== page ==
Physicist’s story of science breaks historians’ rules

Evaluating past on its own terms misses important points, Nobel laureate Weinberg says

scene from Raphael's 'The School of Athens'

Plato and Aristotle discussed what they considered the scientific questions of their times, but they did not discern proper and effective approaches for learning about the nature of the world, physicist Steven Weinberg argues.

The School of Athens, Raphael, 1509-1511/Wikimedia Commons

BALTIMORE — For centuries, clashes between science and religion have made waves within society at large and in the academic world. You probably haven’t heard very much, though, about similar clashes between science and history.

Yet scientists and historians have fundamentally different perspectives on history, especially when it’s the history of science. Scientists tend to celebrate the discoveries of the past that built the knowledge of the present. Historians argue that the scientists of the past should be viewed through the lens of their own time, not evaluated on the relevance of their work to today’s textbooks.

One prominent physicist who objects to the historians’ modus operandi is Nobel laureate Steven Weinberg of the University of Texas at Austin. His 2015 book To Understand the World unabashedly analyzes the scientific past in the light of the present. “I knew from the beginning that I was being naughty,” Weinberg said March 14 at a meeting in Baltimore of the American Physical Society.

In technical terms, Weinberg was engaging in “Whig” history (an allusion to criticisms of British historical accounts involving a prominent political party). Whig historians write (or rewrite) history as a story validating the chain of events that created present-day circumstances. Most historians argue that such an approach distorts the record of the past. Much of what happened in the past had little to do with how things are now, and historical actors certainly had motives other than creating a future they couldn’t even have imagined. “We don’t want to read history only from the winners’ point of view,” commented historian David Wootton, also speaking at the physical society meeting.

But limiting historical accounts to evaluating the past “on its own terms,” without admitting current knowledge into evidence, misses much of the story, Weinberg asserts.

And as Weinberg points out, it’s often hard to understand the past on its own terms anyway. Especially when studying early Greek philosophers, it’s impossible to know very much about the conditions under which they worked and the influences that shaped their thought. Even many of their own writings are missing or fragmentary.

“Our knowledge of present science provides a contrast to the attitudes and methods of the past, attitudes and methods that often obstructed progress,” Weinberg said.

Of course, the notion of progress itself is one of those concepts that some historians deny; it implies a value judgment that things now are somehow better than they used to be. But in science, progress of some sort is very hard to deny. Wootton, the historian, agrees with Weinberg on that point. Wootton believes many historians go too far in denying the notion of progress in many fields, with science being the most prominent example.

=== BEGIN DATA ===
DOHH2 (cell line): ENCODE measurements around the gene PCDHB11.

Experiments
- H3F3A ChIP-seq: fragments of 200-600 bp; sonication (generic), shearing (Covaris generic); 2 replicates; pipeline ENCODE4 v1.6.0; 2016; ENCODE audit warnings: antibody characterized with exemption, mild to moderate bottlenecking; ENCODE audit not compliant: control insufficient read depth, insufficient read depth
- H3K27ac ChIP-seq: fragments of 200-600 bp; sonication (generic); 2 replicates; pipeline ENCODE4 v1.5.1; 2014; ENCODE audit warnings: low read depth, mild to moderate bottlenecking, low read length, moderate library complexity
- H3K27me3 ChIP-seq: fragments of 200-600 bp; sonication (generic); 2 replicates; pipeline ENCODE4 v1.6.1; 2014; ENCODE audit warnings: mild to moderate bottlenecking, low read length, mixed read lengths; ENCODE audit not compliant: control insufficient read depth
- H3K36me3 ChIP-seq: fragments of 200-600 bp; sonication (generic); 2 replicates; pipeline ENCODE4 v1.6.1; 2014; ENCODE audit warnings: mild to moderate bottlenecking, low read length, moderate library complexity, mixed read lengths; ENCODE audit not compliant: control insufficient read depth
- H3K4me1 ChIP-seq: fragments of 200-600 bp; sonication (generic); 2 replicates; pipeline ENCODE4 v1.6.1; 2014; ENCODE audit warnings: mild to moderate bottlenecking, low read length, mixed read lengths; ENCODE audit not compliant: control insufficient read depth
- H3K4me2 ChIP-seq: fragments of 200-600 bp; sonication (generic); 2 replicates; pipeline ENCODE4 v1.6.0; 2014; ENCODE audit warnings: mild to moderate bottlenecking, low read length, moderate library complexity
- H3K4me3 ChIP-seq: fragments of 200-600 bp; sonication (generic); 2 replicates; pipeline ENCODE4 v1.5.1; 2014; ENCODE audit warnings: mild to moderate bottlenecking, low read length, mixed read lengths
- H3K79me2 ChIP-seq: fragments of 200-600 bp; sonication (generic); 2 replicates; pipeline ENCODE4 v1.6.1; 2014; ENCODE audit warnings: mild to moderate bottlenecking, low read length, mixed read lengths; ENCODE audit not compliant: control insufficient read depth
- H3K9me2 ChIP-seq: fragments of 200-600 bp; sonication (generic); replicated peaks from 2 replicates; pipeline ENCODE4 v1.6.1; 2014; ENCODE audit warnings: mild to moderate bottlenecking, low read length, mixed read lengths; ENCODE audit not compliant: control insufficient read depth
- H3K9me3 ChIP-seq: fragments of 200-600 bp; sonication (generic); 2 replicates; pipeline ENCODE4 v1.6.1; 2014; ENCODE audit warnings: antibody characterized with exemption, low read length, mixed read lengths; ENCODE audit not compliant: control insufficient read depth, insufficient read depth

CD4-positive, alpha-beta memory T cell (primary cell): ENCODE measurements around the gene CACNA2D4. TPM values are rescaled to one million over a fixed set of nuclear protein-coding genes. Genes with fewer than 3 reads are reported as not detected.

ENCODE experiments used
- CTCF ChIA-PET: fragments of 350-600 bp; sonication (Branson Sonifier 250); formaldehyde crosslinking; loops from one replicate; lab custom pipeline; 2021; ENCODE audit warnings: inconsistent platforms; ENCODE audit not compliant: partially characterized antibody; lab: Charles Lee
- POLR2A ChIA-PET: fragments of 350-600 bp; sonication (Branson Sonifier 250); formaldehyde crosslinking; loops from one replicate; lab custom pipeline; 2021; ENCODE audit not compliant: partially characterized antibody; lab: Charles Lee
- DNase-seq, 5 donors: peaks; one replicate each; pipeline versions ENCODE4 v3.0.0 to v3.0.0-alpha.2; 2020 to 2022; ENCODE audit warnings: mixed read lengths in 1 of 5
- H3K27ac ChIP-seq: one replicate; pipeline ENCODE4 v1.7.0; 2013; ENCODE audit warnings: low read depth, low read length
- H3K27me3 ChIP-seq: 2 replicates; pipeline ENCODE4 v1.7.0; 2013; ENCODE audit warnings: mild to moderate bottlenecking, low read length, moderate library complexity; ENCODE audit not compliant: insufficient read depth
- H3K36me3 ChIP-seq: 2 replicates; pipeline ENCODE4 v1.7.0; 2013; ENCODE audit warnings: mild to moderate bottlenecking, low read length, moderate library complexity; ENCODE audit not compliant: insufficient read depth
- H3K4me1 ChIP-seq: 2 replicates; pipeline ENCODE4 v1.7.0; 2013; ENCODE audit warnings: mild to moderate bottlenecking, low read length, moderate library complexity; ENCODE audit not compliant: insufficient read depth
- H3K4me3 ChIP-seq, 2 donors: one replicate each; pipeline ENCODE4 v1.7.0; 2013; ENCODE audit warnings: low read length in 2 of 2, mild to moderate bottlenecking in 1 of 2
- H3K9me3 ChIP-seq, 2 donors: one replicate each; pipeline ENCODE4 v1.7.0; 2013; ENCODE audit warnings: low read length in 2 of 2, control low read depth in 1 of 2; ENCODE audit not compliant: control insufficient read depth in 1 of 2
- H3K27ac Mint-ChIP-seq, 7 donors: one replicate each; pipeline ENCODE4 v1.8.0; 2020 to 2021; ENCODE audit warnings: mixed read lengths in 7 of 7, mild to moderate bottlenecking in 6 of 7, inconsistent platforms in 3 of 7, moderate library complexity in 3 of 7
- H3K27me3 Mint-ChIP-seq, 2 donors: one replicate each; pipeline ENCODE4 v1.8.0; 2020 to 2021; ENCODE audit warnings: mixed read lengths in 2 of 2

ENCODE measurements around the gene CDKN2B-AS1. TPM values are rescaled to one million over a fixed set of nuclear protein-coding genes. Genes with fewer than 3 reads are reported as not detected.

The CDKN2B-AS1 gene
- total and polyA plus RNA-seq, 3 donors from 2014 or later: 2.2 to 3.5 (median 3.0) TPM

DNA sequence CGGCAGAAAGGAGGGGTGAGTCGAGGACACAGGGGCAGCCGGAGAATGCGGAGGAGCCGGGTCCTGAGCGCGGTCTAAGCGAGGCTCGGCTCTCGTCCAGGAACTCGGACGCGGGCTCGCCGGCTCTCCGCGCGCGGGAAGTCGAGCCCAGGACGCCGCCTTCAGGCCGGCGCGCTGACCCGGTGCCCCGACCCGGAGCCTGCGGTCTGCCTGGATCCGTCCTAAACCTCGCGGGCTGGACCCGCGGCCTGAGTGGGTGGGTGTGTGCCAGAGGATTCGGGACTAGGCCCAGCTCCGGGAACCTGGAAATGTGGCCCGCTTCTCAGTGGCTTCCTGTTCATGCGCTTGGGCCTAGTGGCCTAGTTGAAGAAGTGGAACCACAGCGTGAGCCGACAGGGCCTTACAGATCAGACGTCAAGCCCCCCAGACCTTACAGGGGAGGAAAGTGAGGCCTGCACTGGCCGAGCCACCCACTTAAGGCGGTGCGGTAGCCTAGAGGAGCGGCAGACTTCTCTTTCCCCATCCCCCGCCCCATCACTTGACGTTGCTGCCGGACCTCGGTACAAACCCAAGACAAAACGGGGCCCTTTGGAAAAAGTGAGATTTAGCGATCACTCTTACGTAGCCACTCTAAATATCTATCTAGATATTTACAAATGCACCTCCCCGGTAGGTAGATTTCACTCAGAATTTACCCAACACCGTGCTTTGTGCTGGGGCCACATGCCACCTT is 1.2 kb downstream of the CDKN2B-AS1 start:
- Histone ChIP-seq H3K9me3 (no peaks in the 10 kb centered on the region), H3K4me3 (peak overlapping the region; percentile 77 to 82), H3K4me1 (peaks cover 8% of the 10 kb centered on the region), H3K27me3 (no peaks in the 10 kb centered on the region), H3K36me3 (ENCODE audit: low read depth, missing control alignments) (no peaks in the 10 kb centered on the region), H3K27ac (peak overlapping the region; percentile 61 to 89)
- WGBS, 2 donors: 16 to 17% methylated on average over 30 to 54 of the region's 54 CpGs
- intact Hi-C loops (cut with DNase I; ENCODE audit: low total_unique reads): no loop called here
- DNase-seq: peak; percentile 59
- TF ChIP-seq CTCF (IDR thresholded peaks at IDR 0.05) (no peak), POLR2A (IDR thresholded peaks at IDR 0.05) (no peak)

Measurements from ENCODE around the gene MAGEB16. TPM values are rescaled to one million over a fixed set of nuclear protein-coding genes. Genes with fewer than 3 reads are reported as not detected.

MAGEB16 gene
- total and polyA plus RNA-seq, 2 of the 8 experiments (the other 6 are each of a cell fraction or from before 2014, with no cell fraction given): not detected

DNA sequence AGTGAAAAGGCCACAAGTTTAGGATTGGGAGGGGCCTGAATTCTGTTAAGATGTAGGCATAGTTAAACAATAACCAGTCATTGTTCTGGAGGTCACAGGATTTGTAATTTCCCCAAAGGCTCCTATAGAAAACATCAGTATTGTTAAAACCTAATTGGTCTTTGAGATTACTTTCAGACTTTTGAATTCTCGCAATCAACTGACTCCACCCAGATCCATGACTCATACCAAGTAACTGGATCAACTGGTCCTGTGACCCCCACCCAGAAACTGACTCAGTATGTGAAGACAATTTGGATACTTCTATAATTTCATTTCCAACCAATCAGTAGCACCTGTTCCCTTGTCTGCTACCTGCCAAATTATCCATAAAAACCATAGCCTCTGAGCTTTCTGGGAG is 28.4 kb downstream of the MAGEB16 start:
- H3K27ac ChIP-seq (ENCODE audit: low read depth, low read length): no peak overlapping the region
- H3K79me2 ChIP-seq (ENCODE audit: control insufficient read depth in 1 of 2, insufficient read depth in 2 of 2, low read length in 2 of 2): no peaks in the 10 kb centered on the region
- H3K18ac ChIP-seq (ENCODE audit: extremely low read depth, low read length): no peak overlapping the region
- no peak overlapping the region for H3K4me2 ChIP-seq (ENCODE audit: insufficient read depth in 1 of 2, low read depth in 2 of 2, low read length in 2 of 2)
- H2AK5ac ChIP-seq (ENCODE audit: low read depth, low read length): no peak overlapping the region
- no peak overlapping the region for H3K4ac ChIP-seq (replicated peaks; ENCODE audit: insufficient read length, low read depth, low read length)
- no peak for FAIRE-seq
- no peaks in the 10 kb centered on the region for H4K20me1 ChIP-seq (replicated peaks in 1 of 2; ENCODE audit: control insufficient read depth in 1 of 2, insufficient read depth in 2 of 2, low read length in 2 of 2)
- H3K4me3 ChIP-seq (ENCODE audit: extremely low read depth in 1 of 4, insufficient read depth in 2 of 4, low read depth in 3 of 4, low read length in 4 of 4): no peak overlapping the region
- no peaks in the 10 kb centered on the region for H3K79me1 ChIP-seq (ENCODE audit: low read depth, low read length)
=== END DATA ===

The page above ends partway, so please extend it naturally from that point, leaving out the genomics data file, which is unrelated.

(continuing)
“The progress has been real and needs to be studied and explained,” Wootton said. “Understanding the past in its own terms is not enough” — a point he also makes in his recent book The Invention of Science.

Other historians view their task more narrowly, insisting that scientists of the past should be studied in light of their efforts to solve the problems posed in their own day within their own worldview. But that is not the story of science’s past that interests Weinberg.

He agrees that early scientists dealt with different problems. “Scientists of the past were not just like scientists of today who didn’t know as much we know. They had completely different ideas of what there was to know, or how you go about learning it,” he said. “But the point of scientific work is not to solve the problems that happen to be fashionable in your own day — it is to learn about the world.”

So that makes the stories that historians like to tell irrelevant (to him).

“It is the history of the change in the attitudes of what was there to know, and how do you find it out, that seems to me the most interesting … story.” That’s the story, Weinberg believes, that helps in understanding how science has succeeded and perhaps even helps identify present-day mistakes.

“The real story is the progress of science from an earlier day when the most intelligent and well-informed people in the world did not know how to address the mysteries of nature,” he said. “We’re certainly not finished, and we’re undoubtedly still making mistakes. But we have amassed a large amount of reliable knowledge, and more important we have developed techniques for deciding when knowledge really is knowledge or just a mistake. It is a great story. It’s not at an end. But we have learned some things, and if we don’t use the things that we have learned, then the story we tell has no point.”

Follow me on Twitter: @tom_siegfried

Tom Siegfried is a contributing correspondent. He was editor in chief of Science News from 2007 to 2012 and managing editor from 2014 to 2017.

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